In 1877, Boltzmann simply ignored classical dynamics and instead made the assumption that all phase space cells were equally probable. Classical dynamics could not prove that the path of the system in phase space would move through all the cells, let alone spend equal time in all cells. Boltzmann described a system he called "ergode," later called the canonical ensemble by J. Willard Gibbs. Equal a priori probabilities for all the phase space cells came to be called the ergodic hypothesis. Paul and Tatiana Ehrenfest made the ergodic hypothesis the central question in statistical mechanics. Mathematicians took up the problem of ergodicity in continuous mathematics, which has questionable relevance for problems in discrete particle physics. In modern quantum statistical mechanics, the same ergodic hypothesis (equiprobability of phase space cells) shows up in an assumption about transition probabilities between phase space cells. The transition probability for any microstate A to jump to microstate B is assumed to be the same as the reverse quantum jump from B to A. The matrix element for the A  B transition is the complex conjugate of the reverse transition B  A. This is called Fermi's Golden Rule, although it was first derived by Paul Dirac. We can see how any system with equal transition probabilities to and from any other state will quickly establish equilibrium populations. If 1000 systems are in state A and none in B, the early transitions will overwhelmingly be from A to B. An equal number of transitions back from B to A is not likely until the populations of A and B are about the same. That is the basic idea behind the statistical formulation of Boltzmann's Htheorem. When all phase space cells are equally populated, the number of ways this can be achieved (the number of microstates) is at its maximum. Although cell populations will fluctuate away from this equilbrium condition, it corresponds to the maximum entropy.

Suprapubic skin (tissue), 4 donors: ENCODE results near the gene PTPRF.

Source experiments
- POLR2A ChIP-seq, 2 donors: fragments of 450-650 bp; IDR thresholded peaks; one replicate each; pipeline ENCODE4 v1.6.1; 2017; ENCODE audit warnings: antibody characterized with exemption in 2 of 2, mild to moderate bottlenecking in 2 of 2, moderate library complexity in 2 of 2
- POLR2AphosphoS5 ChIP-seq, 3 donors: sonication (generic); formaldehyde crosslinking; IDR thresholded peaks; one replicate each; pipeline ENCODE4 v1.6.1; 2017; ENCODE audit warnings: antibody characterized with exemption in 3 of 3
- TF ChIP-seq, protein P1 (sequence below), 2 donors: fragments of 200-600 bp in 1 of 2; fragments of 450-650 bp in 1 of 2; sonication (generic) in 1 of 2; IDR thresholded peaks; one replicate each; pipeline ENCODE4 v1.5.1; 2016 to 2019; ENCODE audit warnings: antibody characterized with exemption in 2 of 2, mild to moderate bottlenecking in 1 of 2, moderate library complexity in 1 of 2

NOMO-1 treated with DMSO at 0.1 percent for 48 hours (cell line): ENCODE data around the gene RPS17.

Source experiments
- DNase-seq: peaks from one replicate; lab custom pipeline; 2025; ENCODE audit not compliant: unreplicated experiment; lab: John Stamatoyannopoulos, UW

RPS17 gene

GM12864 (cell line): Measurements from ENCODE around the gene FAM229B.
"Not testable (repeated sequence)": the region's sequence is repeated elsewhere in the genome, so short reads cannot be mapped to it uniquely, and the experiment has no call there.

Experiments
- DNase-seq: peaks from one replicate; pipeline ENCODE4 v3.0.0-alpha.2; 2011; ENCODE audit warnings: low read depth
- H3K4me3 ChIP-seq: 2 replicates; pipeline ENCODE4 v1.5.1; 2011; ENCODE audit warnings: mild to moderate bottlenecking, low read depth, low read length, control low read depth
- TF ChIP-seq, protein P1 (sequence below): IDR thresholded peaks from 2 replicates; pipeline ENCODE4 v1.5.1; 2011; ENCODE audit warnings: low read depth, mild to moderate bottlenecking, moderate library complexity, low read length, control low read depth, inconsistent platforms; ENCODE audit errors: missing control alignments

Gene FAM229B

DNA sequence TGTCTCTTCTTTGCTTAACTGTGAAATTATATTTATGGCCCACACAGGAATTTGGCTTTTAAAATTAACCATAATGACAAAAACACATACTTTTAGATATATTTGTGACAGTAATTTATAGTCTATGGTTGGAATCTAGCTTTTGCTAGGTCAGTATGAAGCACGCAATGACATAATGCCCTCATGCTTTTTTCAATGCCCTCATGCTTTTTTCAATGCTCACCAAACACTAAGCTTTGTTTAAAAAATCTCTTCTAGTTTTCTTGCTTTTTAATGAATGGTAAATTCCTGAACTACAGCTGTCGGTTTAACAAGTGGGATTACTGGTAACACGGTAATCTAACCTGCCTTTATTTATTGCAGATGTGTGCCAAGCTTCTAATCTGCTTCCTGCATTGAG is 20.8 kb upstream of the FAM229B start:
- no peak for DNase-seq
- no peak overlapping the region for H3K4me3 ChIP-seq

Number of systems
The initial distribution of 500 systems in the upper left corner evolves rapidly to the normal distribution function for occupation numbers